13. To stretch beyond its proper limit; to do violence to, in the matter of intent or meaning; as, to strain the law in order to convict an accused person.

    There can be no other meaning in this expression, however some may pretend to strain it. Swift.

  14. Turn; tendency; inborn disposition. Cf. 1st Strain.

    Because heretics have a strain of madness, he applied her with some corporal chastisements. Hayward.

  15. To injure by drawing, stretching, or the exertion of force; as, the gale strained the timbers of the ship.
  16. To injure in the muscles or joints by causing to make too strong an effort; to harm by overexertion; to sprain; as, to strain a horse by overloading; to strain the wrist; to strain a muscle.

    Prudes decayed about may track,
    Strain their necks with looking back.
    Swift.

  17. To squeeze; to press closely.

    Evander with a close embrace
    Strained his departing friend.
    Dryden.

  18. To make uneasy or unnatural; to produce with apparent effort; to force; to constrain.

    He talks and plays with Fatima, but his mirth
    Is forced and strained.
    Denham.

    The quality of mercy is not strained. Shak.

  19. To urge with importunity; to press; as, to strain a petition or invitation.

    Note, if your lady strain his entertainment. Shak.

  20. To press, or cause to pass, through a strainer, as through a screen, a cloth, or some porous substance; to purify, or separate from extraneous or solid matter, by filtration; to filter; as, to strain milk through cloth.

    To strain a point, to make a special effort; especially, to do a degree of violence to some principle or to one's own feelings. -- To strain courtesy, to go beyond what courtesy requires; to insist somewhat too much upon the precedence of others; -- often used ironically. Shak.

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Strain

STRAIN, verb transitive [Latin This word retains its original signification, to stretch.]

1. To stretch; to draw with force; to extend with great effort; as, to strain a rope; to strain the shrouds of a ship; to strain the chords of an instrument.

2. To cause to draw with force, or with excess of exertion; to injure by pressing with too much effort. He strained this horses or his oxen by overloading them.

3. To stretch violently or by violent exertion; as, to strain the arm or the muscles.

4. To put to the utmost strength. Men in desperate cases will strain themselves for relief.

5. To press or cause to pass through some porous substance; to purify or separate from extraneous matter by filtration; to filter; as, to strain milk. Water may be stained through sand.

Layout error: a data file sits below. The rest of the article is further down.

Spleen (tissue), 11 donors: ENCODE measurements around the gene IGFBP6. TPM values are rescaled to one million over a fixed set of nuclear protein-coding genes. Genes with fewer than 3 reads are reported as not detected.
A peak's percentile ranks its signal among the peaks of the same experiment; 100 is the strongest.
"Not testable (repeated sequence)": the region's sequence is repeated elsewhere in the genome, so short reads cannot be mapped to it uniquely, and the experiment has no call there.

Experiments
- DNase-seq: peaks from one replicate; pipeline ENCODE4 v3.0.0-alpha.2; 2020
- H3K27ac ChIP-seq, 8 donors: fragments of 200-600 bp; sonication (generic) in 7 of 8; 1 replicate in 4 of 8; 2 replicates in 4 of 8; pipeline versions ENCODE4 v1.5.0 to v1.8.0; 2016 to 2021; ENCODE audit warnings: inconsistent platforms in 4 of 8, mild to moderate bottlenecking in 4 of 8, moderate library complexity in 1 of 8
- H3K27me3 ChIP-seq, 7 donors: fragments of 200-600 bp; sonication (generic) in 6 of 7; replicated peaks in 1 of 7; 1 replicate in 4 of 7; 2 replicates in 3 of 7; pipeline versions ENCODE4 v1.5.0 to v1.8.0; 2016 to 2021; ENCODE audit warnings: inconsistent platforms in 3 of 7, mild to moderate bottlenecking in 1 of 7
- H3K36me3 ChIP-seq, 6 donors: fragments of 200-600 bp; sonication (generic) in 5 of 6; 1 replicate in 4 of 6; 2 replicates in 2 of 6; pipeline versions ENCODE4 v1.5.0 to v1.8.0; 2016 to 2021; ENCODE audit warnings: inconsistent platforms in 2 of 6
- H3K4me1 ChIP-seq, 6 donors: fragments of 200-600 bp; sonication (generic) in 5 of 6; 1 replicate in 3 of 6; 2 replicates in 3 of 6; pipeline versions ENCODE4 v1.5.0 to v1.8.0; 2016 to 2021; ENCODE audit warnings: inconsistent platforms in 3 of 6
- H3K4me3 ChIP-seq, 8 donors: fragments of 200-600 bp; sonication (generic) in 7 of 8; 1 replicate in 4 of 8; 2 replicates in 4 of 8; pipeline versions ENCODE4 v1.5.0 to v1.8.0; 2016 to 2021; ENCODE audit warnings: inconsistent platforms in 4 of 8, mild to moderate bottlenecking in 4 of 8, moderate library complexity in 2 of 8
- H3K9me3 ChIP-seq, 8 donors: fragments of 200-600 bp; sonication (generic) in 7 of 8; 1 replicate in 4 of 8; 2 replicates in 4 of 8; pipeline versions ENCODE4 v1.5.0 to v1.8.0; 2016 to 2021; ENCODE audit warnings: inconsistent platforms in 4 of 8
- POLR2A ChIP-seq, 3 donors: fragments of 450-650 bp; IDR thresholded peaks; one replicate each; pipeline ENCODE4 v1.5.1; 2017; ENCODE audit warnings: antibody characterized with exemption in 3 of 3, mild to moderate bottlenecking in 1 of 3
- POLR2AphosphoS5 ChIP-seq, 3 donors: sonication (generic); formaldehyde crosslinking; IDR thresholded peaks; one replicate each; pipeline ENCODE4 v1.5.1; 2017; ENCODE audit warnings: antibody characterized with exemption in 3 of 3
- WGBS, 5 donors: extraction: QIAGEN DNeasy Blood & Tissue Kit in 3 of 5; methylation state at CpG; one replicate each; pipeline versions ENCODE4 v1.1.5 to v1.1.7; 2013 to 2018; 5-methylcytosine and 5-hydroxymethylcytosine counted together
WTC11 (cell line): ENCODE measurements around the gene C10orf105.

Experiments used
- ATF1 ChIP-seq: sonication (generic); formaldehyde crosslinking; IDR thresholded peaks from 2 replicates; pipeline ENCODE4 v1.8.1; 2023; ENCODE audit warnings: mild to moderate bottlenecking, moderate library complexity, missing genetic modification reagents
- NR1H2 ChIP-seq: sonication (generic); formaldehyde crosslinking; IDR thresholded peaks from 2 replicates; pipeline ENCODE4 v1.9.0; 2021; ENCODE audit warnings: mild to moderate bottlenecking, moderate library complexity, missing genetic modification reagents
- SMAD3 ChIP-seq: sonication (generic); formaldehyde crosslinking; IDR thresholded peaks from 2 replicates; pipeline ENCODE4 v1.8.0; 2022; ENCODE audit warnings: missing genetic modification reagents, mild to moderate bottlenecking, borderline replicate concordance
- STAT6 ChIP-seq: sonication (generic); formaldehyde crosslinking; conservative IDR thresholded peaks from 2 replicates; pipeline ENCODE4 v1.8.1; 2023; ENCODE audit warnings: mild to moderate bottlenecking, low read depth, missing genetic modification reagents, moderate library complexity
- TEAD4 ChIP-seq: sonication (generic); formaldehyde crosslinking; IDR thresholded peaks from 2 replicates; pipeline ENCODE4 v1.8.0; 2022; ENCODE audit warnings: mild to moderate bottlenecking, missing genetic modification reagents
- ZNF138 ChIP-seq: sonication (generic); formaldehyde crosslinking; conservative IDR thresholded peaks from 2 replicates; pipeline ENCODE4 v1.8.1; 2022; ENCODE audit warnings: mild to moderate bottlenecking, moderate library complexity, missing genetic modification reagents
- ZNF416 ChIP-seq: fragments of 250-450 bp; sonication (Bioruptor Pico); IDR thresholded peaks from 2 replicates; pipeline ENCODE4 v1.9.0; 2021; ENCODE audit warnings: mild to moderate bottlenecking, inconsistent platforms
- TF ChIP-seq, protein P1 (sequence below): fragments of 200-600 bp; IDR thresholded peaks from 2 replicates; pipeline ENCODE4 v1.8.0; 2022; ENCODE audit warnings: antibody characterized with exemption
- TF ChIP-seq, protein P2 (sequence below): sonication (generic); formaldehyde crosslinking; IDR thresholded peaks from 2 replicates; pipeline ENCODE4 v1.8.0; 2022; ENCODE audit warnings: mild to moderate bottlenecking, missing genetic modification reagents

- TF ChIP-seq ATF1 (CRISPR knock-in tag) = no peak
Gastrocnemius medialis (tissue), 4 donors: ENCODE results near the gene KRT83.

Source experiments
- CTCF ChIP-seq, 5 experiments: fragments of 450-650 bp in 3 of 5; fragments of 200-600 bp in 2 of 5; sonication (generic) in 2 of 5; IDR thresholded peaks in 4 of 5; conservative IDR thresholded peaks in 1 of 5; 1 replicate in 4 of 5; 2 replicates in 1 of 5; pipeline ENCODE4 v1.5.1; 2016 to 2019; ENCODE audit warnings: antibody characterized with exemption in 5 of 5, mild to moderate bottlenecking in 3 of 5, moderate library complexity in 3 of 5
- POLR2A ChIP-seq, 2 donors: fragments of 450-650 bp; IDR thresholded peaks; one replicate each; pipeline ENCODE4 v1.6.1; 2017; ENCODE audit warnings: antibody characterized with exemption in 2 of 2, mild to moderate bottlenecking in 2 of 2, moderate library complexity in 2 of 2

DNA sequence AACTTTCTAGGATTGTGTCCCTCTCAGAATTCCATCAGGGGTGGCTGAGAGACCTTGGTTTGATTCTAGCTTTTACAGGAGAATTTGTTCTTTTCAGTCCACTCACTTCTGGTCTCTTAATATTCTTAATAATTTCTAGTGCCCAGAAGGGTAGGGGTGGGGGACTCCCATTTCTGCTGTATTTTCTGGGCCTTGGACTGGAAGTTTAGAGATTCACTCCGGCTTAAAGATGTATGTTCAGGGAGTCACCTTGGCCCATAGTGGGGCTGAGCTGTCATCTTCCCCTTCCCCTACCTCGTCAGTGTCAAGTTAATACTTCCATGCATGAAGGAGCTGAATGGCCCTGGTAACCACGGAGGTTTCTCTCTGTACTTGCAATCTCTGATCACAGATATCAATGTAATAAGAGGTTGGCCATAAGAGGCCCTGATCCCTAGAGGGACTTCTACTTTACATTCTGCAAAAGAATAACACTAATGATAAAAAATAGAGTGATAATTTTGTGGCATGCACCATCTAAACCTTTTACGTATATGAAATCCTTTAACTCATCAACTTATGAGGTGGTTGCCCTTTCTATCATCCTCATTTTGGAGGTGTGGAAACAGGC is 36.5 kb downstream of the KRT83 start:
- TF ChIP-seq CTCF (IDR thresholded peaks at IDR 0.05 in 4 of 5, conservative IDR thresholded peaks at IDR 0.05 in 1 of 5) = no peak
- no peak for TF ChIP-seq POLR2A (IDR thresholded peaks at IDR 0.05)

6. To sprain; to injure by drawing or stretching.

Prudes decayd about may tack, strain their necks with looking back.

7. To make tighter; to cause to bind closer.

To strain his fetters with a stricter care.

8. To force; to constrain; to make uneasy or unnatural.

His mirth is forced and strained.

STRAIN, verb intransitive

1. To make violent efforts.

To build his fortune I will strain a little.

STRAINing with too weak a wing.

2. To be filtered. Water straining through sand becomes pure.

STRAIN, noun

1. A violent effort; a stretching or exertion of the limbs or muscles, or of any thing else.

2. An injury by excessive exertion, drawing or stretching.

3. Style; continued manner of speaking or writing; as the genius and strain of the book of Proverbs. So we say, poetic strains, lofty strains.

4. Song; note; sound; or a particular part of a tune.

Their heavenly harps a lower strain began.

5. Turn; tendency; inborn disposition.

Because heretics have a strain of madness, he applied her with some corporal chastisements.

6. Manner of speech or action.

Such take too high a strain at first.

7. Race; generation; descent.

He is of a noble strain [Not in use.]

8. Hereditary disposition.

Intemperance and lust breed diseases, which propagated, spoil the strain of a nation. [Not in use.]

9. Rank; character. [Not in use.]

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Word of the Day

importance

IMPORT'ANCE, n.

1. Weight; consequence; a bearing on some interest; that quality of any thing by which it may affect a measure, interest or result. The education of youth is of great importance to a free government. A religious education is of infinite importance to every human being.

2. Weight or consequence in the scale of being.

Thy own importance know.

Nor bound thy narrow views to things below.

3. Weight or consequence in self-estimation.

He believes himself a man of importance.

4. Thing implied; matter; subject; importunity. [In these senses, obsolete.]

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inculcated

INCULC'ATED, pp. Impressed or enforced by frequent admonitions.

Noah's 1828 Dictionary